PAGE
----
When the Justice Department's inspector general studied the bureau's use of NSLs, in 2006, 2008, and then again this spring, he released findings demonstrating wanton violations. This year's report was especially revealing: Not only did the bureau abuse NSLs, but, with support from the Obama White House, the FBI also contrived a new category of information demands called "exigent letters," which basically promised future NSLs that never came.
There has, essentially, been a breakdown in law and order at the bureau -- yet despite its documented abuses, the FBI is now seeking even greater NSL powers beyond those expanded by the PATRIOT Act.
Recent events -- the controversy over the Cordoba House in New York, talk of repealing the 14th Amendment -- seem to show that lots of Americans think constitutional rights only apply to people who have the same skin color as them, speak the same language as them, or worship the same god as them. Is that something that's inevitable, or is there a way to convince people to care about the restriction of someone else's rights?
It's tricky, because understanding how constitutional rights apply to oneself can require the ability to think in abstract terms, or to step into someone's shoes, which many people fooled by the kind of fascist nonsense you mentioned aren't able, or perhaps are simply unwilling, to do.
I think the [Department of Homeland Security] threat reports last spring, suggesting scrutiny of service members returning from deployment abroad, ironically helped in that people outside the progressive left came to see their interests implicated for the first time. Similarly, when the Missouri Information Analysis Center flagged Ron Paul supporters as potential security threats, it demonstrated to other parts of society how they also are threatened.
The Bill of Rights Defense Committee has put a lot of effort into helping local municipalities create ordinances that in effect establish zones where civil liberties are intact. Can you explain how this works?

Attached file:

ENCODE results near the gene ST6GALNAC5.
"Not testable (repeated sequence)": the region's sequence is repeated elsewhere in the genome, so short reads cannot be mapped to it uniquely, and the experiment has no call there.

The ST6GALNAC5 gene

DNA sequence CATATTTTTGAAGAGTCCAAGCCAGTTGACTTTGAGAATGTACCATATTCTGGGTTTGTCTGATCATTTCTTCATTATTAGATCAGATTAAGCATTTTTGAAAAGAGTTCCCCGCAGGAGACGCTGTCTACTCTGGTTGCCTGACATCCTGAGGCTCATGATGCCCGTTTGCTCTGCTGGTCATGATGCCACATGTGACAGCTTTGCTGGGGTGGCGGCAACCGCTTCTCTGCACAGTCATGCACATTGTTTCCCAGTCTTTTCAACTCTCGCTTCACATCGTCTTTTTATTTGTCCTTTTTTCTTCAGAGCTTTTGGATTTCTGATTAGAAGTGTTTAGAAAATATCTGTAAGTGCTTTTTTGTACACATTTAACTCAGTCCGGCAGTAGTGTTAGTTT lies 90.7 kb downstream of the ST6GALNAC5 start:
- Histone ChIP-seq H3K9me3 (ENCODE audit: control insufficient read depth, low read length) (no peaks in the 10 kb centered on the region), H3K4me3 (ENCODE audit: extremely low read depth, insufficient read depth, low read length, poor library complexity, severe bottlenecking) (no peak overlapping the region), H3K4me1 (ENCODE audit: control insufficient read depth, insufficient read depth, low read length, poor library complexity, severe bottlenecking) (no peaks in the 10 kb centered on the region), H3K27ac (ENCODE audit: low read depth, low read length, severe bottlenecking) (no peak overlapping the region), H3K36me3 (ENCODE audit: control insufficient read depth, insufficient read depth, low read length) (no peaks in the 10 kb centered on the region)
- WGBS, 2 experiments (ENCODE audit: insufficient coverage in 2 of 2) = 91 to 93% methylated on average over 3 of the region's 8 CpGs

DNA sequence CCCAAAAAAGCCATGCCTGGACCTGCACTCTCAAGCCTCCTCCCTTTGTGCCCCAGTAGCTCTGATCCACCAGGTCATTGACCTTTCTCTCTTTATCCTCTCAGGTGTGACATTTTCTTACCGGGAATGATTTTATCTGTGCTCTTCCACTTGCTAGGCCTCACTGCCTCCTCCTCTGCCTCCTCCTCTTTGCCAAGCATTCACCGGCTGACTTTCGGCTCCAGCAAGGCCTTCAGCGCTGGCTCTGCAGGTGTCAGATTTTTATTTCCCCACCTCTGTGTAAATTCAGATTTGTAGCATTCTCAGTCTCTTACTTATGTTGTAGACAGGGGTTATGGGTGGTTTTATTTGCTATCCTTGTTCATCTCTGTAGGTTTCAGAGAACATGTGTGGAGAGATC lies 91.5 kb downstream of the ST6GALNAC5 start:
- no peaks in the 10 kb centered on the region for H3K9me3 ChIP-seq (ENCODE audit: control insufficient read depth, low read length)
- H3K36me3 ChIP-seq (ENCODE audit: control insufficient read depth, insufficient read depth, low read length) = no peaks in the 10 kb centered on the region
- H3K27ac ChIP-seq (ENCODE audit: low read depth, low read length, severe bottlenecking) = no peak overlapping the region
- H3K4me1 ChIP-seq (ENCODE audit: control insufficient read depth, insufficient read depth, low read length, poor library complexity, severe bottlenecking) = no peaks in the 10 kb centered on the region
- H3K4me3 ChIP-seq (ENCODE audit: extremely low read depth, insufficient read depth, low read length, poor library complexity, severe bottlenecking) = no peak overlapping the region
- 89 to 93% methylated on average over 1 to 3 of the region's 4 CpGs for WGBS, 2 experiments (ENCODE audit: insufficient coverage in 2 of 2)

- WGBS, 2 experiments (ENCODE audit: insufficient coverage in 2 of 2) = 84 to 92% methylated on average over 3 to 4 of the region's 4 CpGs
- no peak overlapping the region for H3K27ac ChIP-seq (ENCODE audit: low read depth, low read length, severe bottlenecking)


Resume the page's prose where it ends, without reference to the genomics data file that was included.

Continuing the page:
During the Bush administration, BORDC helped coordinate the passage of local resolutions opposing the PATRIOT Act in over 400 cities and towns across the country. Today, we're working with coalitions in about a dozen cities and towns, aiming to secure local legislation to stop racial and ethnic profiling, while imposing transparency and limits on the involvement of local police in surveillance and immigration enforcement.
In addition to being a civil-rights lawyer leading a nonprofit organization, you're also a hip-hop artist. How would you assess the state of political music today, both creatively and in terms of its impact, compared to earlier periods like the '50s and '60s?
The difference between music today, versus during previous eras in American culture, is vast and profound. In the early part of the 20th century, jazz music helped incubate a political culture that ultimately formed the backbone of the civil-rights movement. In the '60s, it was folk music that helped spread a revolutionary consciousness. In the early days of hip-hop, a radical voice favoring human- and civil rights, equal economic opportunity, and police accountability brought those issues to the front of the national debate.
And today, hip-hop and most other artists tend to raise the same trivial themes that have distracted people for generations from the challenges that actually confront us. To be fair, this isn't limited to hip-hop.
This is no time to be silent. Musicians, athletes, and actors all have a crucial role to play as representatives of their respective fans and communities. All Americans, in fact, share that responsibility. Ultimately, even if celebrities seem mostly disinclined to raise their voices, a lot of concerned individuals in the grass roots remain willing to do so. It's from them that I draw hope for our nation's future.